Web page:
Zimmerman exited his vehicle – not to confront Martin, he said – to find a street sign to give the dispatcher a location for the suspicious person. It’s during this time, he said, he returned to the vehicle when Martin approached him from behind and said, “You got a problem?”

According to Zimmerman he then reached for his phone and said, “No, I don’t have a problem.” Following that statement, he told investigators, Martin punched him in the nose. The struggle escalated from that point, he said.

Falling to the ground, Zimmerman told investigators Martin got on top of him and continued to hit him the face. At some point he also began bashing Zimmerman’s head into a concrete sidewalk.

Zimmerman began to scream.

“I said, ‘Help me! Help me! He’s killing me,’” he told investigators.

At some point, Zimmerman said, Martin also had his hands over his mouth and nose.

That’s when Zimmerman said he tried to slide from underneath Martin, revealing his firearm. He said he felt Martin brush his right side – where the firearm was located – as Martin said, “You’re gonna die tonight.”

“As he banged my head again I just pulled out my firearm and shot him,” Zimmerman told investigators.

Martin’s last words, Zimmerman said, were either “You got me,” or “You got it,” as he backed off, with Zimmerman eventually getting on top of him to hold him down.

He felt he needed to detain Martin, he said, because during the struggle he thought Martin was hitting him with something other than his fists.

Shortly thereafter police arrived and handcuffed Zimmerman, who immediately admitted to the shooting and being in possession of a firearm.

In the State Attorney’s motion to deny Zimmerman’s statements from becoming public Assistant State Attorney Bernie De Le Rionda wrote, “Defendant has provided law enforcement with numerous statements, some of which are contradictory and are inconsistent with the physical evidence and statements of witnesses.”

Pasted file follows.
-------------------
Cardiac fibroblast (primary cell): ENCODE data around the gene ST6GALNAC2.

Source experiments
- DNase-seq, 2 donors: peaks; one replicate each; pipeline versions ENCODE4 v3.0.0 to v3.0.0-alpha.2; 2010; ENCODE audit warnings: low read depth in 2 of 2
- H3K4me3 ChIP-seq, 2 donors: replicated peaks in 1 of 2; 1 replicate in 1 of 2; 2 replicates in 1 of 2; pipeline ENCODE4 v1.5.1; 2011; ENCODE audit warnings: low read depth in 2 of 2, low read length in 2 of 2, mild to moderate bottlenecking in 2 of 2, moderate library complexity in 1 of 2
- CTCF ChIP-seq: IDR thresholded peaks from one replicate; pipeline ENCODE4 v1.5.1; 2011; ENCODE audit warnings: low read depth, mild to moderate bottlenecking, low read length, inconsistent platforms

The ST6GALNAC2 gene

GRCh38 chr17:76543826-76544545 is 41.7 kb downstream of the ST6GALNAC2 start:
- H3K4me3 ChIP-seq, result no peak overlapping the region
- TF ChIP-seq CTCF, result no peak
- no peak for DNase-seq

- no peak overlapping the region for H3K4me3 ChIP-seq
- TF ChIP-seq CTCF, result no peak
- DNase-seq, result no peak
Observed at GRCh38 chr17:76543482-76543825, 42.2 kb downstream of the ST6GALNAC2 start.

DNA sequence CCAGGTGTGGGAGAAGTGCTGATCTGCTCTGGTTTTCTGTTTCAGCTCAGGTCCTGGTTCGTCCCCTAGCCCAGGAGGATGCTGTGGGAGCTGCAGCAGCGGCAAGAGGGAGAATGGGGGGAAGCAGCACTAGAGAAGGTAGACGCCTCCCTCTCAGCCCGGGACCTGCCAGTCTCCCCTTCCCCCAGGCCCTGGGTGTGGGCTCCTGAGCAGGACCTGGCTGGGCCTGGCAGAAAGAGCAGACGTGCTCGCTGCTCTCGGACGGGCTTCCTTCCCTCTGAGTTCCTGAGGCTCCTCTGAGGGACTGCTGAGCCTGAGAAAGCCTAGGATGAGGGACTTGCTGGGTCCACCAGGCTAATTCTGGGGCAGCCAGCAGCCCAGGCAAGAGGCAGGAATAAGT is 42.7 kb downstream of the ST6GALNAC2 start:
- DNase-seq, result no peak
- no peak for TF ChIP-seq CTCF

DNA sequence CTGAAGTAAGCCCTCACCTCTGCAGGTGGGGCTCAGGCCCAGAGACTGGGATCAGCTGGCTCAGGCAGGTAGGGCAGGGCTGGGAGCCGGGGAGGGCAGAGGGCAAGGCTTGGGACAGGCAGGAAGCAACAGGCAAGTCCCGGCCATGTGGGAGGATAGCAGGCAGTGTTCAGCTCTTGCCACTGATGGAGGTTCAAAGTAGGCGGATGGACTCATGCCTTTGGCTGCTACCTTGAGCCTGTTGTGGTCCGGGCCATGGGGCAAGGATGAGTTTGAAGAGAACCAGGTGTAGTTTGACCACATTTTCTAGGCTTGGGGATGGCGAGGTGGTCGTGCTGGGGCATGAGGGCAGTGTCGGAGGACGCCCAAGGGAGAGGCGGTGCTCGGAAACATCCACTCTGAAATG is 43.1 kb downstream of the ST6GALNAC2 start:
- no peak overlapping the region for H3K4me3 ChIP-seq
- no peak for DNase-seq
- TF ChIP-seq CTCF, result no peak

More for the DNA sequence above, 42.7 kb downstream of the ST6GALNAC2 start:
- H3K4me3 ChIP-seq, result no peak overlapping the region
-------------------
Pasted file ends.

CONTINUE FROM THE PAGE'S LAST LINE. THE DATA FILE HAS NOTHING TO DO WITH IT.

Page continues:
However, Zimmerman’s story seems to remain fairly consistent throughout several different interviews, despite investigators pressing him on details of the evening.

In one particular interview three investigators listen to Zimmerman’s non-emergency call with him, trying to pinpoint each move he made that evening. Investigators tried to flesh out when and why Zimmerman was in fear for his life during the incident.

Sanford Inv. Chris Serino said, “You basically jumped out of the car to see where he was going.”

“Yes sir,” answered Zimmerman.

“That’s not fear. You know what I mean? That’s one of the problems I have with the whole thing, or I’m gonna have… That’s gonna be a problem.”

When investigators asked Zimmerman what he thought when the dispatcher told him he didn’t have to follow Martin, Zimmerman stated he knew the dispatcher was right, but wanted to give him an accurate address.

The two topics come up again when Zimmerman took a Computerized Voice Stress Analysis and the moderator asked him, “Were you in fear for your life when you shot the guy?” and “Did you confront the guy you shot?” Zimmerman answers no to both questions.

At that time media had only scarcely reported on the shooting, but Serino seems to foresee problems with the case telling Zimmerman, “The court of public opinion is going to beat up on you a lot.”

Zimmerman is currently in the Seminole County jail as he awaits a second bond hearing scheduled for Friday.